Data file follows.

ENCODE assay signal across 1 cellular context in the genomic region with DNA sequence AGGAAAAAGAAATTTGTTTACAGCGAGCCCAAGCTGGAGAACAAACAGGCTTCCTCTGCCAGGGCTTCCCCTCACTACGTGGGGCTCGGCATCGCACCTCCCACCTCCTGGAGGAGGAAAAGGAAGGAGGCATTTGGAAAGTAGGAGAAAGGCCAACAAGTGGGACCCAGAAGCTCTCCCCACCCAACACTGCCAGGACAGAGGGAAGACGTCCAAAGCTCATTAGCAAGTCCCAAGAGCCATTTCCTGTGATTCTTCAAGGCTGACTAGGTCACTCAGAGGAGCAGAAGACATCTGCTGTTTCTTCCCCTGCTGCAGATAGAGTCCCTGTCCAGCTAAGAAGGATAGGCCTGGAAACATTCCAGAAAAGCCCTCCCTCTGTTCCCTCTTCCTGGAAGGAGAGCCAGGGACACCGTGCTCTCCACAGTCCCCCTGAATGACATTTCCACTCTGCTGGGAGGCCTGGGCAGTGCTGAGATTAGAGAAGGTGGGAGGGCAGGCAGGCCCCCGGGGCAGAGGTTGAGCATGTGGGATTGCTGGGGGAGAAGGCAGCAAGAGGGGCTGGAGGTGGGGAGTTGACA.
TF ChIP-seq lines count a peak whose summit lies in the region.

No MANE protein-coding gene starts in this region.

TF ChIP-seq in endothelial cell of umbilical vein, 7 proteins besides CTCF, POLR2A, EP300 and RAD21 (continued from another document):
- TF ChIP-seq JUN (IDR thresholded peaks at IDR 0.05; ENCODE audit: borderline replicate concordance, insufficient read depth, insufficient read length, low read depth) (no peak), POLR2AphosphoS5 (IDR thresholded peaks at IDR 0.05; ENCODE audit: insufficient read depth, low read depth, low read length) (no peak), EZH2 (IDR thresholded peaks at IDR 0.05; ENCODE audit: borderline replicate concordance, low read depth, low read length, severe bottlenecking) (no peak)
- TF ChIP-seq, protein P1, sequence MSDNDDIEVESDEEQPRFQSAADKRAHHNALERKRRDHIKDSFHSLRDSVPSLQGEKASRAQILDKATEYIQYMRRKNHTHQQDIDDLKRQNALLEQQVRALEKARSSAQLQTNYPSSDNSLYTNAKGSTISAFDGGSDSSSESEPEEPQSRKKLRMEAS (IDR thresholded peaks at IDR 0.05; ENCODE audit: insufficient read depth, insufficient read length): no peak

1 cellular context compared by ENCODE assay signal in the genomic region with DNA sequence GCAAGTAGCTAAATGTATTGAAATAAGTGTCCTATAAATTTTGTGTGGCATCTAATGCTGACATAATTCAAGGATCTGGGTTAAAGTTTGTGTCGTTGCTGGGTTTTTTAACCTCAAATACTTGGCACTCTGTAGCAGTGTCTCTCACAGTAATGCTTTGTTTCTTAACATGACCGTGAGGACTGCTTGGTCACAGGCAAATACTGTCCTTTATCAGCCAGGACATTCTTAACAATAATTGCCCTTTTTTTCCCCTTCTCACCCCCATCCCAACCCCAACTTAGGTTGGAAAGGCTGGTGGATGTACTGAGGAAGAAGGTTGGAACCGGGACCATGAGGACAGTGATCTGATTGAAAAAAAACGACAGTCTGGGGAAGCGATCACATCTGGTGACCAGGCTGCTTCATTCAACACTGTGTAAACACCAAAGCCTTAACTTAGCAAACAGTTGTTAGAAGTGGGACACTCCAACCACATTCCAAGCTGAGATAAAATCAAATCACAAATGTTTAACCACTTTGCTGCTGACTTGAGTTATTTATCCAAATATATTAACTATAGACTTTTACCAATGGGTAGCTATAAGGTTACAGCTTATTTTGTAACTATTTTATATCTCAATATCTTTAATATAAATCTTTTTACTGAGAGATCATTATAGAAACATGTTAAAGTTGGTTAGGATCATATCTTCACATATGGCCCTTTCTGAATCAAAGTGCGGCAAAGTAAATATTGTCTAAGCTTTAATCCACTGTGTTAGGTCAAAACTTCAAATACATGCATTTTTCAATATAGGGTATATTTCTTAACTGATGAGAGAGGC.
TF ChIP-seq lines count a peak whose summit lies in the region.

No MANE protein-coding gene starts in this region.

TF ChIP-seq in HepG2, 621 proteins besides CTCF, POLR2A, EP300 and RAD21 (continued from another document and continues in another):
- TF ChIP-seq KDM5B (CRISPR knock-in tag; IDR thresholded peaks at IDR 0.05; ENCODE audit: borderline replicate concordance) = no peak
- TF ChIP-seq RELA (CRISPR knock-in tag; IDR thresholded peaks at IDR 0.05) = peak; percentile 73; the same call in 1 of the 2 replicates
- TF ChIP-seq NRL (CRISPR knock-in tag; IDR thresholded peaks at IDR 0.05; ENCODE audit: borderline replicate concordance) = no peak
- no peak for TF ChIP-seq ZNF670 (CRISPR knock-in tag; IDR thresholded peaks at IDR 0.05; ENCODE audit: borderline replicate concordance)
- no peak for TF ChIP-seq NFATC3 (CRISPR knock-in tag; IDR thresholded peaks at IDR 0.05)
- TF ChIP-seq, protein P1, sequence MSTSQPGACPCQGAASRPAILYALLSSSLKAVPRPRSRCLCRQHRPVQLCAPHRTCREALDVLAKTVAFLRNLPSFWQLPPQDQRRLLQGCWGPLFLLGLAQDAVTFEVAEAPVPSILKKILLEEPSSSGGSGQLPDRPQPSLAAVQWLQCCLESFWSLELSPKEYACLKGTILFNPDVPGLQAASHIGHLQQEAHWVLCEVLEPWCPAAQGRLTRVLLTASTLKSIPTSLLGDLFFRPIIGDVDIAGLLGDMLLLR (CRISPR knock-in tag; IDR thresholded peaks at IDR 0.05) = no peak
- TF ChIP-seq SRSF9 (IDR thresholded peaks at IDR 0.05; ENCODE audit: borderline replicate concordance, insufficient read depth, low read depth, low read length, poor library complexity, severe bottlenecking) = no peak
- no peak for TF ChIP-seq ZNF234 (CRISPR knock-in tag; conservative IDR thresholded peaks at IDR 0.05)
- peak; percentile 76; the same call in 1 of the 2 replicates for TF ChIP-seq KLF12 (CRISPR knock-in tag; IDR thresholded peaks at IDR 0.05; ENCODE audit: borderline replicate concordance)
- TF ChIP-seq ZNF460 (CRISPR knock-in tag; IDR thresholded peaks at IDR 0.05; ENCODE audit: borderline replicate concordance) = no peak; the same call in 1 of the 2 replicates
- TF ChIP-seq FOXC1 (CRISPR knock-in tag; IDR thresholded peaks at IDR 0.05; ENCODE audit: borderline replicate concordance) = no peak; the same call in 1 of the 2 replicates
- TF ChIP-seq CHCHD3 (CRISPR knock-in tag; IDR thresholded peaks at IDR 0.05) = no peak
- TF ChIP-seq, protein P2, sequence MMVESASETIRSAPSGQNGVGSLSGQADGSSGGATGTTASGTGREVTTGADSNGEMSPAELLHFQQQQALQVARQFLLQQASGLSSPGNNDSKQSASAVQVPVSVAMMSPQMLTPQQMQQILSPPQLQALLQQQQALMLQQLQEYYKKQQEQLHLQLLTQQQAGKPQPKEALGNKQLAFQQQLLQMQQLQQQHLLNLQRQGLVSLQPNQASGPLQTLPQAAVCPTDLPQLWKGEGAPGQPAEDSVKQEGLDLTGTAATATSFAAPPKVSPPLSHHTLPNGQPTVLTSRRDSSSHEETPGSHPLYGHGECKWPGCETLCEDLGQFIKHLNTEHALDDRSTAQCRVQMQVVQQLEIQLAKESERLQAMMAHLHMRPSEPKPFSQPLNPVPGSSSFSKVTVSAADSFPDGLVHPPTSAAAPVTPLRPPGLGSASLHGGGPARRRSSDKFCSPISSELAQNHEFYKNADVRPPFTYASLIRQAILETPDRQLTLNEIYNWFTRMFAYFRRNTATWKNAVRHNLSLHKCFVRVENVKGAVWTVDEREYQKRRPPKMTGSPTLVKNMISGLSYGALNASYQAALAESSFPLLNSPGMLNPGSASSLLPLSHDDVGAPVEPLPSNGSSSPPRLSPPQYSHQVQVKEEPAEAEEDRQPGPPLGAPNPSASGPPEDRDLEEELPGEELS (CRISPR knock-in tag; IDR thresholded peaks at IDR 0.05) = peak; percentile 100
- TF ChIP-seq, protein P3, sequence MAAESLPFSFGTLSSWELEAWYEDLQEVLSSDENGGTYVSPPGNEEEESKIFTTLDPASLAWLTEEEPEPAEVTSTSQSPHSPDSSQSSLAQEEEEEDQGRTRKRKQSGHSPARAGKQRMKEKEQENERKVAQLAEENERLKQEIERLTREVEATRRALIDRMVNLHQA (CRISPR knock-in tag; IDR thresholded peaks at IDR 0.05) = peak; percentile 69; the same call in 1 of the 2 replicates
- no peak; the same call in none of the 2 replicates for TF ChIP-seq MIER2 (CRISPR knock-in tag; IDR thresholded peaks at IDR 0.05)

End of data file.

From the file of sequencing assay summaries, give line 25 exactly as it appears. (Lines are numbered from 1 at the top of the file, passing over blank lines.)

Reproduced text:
- no peak; the same call in none of the 2 replicates for TF ChIP-seq MIER2 (CRISPR knock-in tag; IDR thresholded peaks at IDR 0.05)